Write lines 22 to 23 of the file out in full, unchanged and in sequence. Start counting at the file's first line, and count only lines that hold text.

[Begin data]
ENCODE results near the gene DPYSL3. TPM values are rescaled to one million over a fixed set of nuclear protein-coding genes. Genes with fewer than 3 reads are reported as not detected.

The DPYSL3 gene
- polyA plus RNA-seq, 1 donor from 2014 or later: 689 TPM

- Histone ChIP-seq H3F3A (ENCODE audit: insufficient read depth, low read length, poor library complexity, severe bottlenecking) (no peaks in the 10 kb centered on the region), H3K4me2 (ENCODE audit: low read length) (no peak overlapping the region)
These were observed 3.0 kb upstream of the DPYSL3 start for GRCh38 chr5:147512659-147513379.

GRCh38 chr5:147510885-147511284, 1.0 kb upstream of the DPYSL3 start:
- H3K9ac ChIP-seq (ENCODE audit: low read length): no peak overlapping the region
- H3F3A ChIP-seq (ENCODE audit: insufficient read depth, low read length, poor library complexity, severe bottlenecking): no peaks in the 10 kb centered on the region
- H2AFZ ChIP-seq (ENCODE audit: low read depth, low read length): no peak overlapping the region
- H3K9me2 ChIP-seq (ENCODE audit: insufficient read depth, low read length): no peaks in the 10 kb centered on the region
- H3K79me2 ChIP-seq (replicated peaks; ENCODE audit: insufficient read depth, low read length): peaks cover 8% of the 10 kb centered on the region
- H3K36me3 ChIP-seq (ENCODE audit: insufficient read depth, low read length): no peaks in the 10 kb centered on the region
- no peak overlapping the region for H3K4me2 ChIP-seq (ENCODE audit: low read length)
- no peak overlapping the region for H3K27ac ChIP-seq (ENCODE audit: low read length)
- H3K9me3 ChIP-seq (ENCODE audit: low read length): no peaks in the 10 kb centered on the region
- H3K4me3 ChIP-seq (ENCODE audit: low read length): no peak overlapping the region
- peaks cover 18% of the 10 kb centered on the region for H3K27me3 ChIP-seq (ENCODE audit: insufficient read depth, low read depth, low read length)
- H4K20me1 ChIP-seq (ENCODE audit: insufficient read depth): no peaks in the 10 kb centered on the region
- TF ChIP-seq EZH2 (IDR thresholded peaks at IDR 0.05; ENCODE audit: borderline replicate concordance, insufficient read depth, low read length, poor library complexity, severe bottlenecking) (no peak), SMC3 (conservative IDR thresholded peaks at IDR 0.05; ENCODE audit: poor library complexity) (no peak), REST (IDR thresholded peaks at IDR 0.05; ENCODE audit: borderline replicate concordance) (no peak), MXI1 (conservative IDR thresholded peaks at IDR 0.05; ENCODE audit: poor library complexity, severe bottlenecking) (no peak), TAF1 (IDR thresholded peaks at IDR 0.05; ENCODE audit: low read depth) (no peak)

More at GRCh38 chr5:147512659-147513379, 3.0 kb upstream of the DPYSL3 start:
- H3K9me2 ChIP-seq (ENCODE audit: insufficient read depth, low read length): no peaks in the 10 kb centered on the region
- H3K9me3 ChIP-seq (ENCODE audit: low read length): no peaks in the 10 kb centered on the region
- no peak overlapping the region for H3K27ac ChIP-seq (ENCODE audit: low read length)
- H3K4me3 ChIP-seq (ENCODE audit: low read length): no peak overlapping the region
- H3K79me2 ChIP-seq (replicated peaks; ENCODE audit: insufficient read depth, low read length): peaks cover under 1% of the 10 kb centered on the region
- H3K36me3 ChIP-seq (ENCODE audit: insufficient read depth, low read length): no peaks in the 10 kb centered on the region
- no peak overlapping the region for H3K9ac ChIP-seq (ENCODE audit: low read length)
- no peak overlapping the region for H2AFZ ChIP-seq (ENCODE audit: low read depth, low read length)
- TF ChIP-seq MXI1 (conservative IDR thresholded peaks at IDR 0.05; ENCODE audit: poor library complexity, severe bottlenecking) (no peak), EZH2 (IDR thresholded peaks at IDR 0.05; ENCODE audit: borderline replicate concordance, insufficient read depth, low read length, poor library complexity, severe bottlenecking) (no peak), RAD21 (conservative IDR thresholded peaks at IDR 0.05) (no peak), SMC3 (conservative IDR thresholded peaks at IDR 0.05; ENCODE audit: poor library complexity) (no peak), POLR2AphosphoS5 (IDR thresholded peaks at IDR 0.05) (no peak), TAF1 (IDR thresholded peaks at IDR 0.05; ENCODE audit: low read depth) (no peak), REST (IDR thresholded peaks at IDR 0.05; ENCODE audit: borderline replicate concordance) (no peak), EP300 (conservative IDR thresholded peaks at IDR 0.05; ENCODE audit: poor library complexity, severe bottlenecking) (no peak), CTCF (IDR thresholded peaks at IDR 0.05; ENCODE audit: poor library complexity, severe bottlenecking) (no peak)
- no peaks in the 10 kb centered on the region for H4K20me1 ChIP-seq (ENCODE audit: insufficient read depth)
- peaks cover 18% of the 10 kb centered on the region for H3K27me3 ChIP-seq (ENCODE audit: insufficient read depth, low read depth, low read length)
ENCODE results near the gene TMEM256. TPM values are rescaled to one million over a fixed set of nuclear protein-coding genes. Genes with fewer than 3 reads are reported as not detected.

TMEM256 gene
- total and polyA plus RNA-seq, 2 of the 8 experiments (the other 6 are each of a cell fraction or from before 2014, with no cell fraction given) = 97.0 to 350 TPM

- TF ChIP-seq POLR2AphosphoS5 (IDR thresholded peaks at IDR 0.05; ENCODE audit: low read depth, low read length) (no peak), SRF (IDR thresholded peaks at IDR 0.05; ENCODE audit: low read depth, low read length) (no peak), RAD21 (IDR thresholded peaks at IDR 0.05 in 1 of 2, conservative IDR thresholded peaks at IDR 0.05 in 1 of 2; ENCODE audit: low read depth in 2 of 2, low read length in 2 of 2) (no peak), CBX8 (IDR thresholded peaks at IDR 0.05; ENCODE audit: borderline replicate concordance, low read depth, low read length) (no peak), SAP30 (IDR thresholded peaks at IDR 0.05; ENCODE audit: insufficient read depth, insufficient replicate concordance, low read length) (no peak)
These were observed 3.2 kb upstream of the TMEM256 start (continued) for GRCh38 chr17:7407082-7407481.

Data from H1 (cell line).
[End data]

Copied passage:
- H3K9me3 ChIP-seq (ENCODE audit: low read length): no peaks in the 10 kb centered on the region
- no peak overlapping the region for H3K27ac ChIP-seq (ENCODE audit: low read length)